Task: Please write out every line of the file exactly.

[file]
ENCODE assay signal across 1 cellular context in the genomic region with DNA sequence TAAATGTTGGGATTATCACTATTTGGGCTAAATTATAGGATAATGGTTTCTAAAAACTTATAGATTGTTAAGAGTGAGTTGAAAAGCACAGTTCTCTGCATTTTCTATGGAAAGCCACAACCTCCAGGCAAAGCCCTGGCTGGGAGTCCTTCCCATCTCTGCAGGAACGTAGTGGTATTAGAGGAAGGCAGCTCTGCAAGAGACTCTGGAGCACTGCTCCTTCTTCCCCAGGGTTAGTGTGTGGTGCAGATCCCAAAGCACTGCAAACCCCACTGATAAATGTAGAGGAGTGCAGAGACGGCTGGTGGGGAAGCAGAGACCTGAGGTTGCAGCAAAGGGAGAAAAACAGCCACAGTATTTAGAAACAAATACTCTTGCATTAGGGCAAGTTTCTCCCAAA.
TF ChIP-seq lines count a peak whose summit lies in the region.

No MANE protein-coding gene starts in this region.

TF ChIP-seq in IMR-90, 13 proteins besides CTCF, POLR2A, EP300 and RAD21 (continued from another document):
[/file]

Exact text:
ENCODE assay signal across 1 cellular context in the genomic region with DNA sequence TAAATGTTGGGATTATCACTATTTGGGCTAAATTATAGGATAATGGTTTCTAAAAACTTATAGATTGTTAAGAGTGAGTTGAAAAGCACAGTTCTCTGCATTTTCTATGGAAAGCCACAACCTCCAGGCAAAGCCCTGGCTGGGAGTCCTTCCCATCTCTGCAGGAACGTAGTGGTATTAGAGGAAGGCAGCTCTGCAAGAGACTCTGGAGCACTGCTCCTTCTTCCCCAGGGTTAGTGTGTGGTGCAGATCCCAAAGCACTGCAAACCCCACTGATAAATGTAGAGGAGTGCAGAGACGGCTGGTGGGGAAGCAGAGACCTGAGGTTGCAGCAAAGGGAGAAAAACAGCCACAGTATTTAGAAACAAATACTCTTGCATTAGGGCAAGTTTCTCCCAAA.
TF ChIP-seq lines count a peak whose summit lies in the region.

No MANE protein-coding gene starts in this region.

TF ChIP-seq in IMR-90, 13 proteins besides CTCF, POLR2A, EP300 and RAD21 (continued from another document):